Theses and Dissertations


Issuing Body

Mississippi State University


Abutabenjeh, Sawsan

Committee Member

French, P. Edward

Committee Member

Nukpezah, Julius

Committee Member

Potter, Mike

Date of Degree


Document Type

Dissertation - Open Access


Public Policy and Administration

Degree Name

Doctor of Philosophy (Ph.D)


College of Arts and Sciences


Department of Political Science and Public Administration


This dissertation aims to understand the mechanisms behind the adoption of smart cities technologies (SCT) and how they can promote social equity in local communities in the United States. There is a distinct lack of empirical research addressing the methods designed for the promotion of social equity despite their numerous benefits. The present study will address this omission in the scholarship by providing evidence-based insights on how public administrators can leverage SCT to promote distributional social equity through the Digital Era Governance (DEG) and Adoption Theory frameworks. This study also demonstrates the efficacy of applying the Technology Acceptance Model (TAM) to understand better the mechanism leading to the acceptance and adoption of SCT in the United States. Lastly, it provides insightful evidence demonstrating the value of these approaches and their influence on policymakers’ decisions using SCT to address one of society’s most challenging issues, fostering social equity. It utilizes data from the ICMA’s 2016 Smart Cities Survey, the 2015 Sustainability Practices Survey, and the U.S. Census Bureau. The study employs logistic and negative binomial regressions to examine the factors influencing commitment to using SCT, engagement with SCT, and distributional social equity. The findings indicate that factors such as ‘perceived usefulness’ and ‘ease of use’ influence commitment to SCT usage, which impacts SCT engagement, leading to social equity outcomes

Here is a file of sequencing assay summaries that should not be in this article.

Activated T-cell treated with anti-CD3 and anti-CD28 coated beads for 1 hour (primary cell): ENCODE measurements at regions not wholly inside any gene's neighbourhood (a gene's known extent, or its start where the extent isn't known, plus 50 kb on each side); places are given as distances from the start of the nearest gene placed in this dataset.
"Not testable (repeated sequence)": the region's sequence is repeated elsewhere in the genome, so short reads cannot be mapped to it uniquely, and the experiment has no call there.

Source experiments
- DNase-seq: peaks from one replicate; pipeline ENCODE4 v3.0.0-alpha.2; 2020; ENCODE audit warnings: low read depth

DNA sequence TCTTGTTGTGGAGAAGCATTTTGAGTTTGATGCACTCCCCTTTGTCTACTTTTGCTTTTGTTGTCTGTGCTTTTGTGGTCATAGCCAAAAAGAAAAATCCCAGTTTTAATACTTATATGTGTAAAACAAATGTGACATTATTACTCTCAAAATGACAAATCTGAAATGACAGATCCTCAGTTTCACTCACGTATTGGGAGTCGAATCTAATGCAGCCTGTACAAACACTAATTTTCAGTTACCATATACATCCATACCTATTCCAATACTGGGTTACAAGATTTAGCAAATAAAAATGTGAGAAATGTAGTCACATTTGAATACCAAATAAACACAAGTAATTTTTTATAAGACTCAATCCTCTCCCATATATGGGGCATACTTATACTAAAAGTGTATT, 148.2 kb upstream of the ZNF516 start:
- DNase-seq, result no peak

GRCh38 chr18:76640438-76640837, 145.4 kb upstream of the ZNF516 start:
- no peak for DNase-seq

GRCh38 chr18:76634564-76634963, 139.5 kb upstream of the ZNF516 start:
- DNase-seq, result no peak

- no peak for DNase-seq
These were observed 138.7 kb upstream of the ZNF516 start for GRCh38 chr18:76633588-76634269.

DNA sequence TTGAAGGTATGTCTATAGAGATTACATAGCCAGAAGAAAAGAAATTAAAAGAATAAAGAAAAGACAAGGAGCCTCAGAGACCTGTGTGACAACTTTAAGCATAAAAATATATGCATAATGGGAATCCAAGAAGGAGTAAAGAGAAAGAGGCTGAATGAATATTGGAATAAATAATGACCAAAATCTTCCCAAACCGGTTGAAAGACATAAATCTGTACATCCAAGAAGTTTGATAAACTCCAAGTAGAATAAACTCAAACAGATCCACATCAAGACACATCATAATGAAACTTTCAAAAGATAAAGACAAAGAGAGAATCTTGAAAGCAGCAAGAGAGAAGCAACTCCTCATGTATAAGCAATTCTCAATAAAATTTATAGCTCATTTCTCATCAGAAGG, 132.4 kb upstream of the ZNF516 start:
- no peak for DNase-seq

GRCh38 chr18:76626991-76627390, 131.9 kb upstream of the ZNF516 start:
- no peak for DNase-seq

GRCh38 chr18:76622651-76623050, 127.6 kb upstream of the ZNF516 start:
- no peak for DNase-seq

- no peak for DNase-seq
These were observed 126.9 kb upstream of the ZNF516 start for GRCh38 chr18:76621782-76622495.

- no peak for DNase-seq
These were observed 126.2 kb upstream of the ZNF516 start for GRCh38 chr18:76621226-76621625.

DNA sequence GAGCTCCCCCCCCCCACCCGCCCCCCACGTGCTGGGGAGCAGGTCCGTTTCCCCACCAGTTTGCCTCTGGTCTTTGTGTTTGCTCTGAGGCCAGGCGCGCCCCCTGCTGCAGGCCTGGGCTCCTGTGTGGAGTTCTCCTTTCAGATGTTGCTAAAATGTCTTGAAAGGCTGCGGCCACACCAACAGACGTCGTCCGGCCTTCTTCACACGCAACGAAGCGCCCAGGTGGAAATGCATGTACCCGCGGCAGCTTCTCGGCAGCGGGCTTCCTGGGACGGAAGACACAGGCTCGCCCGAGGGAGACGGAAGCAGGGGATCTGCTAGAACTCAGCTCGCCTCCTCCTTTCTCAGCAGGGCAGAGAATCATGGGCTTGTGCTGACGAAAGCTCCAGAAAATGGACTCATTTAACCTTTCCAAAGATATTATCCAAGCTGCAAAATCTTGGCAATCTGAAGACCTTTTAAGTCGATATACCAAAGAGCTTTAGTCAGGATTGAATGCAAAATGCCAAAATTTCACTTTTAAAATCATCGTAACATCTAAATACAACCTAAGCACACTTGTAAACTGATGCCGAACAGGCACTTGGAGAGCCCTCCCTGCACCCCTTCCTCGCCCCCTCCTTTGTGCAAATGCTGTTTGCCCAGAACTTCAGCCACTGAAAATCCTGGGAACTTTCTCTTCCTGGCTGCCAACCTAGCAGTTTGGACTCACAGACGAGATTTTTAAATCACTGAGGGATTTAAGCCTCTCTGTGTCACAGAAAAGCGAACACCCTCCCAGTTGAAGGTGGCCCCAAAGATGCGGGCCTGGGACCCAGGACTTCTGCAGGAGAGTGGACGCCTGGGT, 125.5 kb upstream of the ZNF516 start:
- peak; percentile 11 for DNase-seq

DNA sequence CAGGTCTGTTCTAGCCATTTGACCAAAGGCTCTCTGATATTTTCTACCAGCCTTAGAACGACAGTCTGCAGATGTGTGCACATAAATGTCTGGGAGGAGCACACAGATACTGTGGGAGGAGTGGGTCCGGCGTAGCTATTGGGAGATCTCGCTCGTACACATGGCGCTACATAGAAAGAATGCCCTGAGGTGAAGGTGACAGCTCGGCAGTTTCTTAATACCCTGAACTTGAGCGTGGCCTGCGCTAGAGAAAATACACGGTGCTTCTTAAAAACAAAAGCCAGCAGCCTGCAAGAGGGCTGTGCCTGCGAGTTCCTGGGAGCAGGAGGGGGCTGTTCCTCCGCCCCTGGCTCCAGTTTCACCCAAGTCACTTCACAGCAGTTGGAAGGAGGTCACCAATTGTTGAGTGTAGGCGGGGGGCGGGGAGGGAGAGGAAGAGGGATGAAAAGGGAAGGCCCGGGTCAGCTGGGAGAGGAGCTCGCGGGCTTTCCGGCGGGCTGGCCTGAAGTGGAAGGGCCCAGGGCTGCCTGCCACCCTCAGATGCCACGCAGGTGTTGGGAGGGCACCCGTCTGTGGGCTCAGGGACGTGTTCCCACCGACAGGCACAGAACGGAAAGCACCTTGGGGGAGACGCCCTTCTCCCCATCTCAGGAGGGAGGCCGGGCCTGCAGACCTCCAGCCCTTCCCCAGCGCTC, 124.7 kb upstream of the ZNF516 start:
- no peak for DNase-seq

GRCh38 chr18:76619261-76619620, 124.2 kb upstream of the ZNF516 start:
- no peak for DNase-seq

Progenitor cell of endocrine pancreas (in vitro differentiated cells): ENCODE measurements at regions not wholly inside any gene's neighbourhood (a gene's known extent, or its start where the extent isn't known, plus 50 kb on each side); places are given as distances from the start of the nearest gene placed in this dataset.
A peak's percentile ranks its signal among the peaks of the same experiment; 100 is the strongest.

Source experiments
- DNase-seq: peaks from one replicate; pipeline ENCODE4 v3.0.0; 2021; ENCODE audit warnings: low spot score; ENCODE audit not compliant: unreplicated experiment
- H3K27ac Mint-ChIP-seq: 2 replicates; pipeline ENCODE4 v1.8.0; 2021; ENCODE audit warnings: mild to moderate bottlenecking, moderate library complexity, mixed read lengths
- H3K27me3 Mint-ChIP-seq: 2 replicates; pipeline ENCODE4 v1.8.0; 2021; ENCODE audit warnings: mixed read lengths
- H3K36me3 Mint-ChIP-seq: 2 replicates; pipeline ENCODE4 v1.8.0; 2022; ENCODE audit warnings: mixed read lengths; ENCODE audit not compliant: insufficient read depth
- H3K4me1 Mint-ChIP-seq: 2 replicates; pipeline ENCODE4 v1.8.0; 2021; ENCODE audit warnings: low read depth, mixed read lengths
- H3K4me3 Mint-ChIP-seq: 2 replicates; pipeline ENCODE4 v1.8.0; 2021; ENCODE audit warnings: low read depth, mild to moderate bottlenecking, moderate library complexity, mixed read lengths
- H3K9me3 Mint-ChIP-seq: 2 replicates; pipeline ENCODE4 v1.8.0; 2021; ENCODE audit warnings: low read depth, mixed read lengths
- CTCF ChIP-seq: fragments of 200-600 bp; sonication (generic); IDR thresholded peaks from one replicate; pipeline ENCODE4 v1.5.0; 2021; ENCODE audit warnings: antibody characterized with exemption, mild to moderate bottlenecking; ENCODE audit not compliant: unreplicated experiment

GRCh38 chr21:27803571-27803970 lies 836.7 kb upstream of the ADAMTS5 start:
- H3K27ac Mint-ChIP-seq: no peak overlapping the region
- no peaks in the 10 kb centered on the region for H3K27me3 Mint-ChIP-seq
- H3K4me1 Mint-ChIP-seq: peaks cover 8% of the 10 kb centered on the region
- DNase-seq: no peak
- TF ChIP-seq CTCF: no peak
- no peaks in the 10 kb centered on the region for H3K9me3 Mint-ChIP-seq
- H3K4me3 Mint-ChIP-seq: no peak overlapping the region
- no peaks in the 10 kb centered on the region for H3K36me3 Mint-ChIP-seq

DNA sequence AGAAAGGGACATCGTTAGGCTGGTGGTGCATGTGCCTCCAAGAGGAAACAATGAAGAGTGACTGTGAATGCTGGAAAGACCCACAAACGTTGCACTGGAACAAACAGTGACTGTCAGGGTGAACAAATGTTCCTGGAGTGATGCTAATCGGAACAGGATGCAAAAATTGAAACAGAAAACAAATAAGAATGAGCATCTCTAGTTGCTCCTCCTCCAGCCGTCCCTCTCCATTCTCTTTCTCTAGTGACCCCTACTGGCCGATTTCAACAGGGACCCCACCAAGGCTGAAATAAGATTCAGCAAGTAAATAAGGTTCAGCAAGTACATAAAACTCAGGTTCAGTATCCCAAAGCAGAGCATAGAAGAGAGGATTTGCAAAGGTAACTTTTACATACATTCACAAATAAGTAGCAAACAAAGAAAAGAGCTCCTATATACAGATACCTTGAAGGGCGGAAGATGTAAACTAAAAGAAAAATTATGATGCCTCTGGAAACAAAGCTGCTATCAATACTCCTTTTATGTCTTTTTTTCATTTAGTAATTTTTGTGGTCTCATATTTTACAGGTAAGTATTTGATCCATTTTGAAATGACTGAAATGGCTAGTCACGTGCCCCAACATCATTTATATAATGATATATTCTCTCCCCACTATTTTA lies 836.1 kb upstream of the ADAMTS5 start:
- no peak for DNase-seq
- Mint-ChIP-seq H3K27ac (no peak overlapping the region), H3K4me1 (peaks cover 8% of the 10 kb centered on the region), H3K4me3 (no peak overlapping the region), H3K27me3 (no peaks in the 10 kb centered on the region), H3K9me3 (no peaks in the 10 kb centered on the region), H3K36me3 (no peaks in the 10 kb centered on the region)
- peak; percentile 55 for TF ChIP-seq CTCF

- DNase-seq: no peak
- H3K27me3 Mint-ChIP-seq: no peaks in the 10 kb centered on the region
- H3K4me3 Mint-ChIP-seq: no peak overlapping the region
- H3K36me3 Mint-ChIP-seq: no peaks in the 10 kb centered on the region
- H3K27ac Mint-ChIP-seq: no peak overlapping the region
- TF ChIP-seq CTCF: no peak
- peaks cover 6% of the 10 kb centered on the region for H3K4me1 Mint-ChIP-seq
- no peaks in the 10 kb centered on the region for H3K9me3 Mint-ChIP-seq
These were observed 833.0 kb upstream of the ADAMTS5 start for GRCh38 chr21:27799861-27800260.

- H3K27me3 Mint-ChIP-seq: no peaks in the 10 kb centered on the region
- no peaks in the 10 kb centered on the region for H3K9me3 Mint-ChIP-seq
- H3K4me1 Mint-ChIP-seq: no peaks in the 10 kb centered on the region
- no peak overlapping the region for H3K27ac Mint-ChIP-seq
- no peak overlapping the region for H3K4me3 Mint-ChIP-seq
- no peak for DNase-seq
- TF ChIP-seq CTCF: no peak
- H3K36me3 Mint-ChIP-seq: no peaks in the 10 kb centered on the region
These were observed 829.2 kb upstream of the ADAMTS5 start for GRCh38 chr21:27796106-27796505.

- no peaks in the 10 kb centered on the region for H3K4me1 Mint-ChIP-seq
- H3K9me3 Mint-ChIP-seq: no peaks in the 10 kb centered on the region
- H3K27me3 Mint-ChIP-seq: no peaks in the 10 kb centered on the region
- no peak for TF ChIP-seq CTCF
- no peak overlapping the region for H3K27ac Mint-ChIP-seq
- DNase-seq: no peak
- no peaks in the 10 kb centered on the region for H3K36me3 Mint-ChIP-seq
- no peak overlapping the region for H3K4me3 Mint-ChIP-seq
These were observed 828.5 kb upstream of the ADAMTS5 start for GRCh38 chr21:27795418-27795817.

Available for download on Thursday, May 15, 2025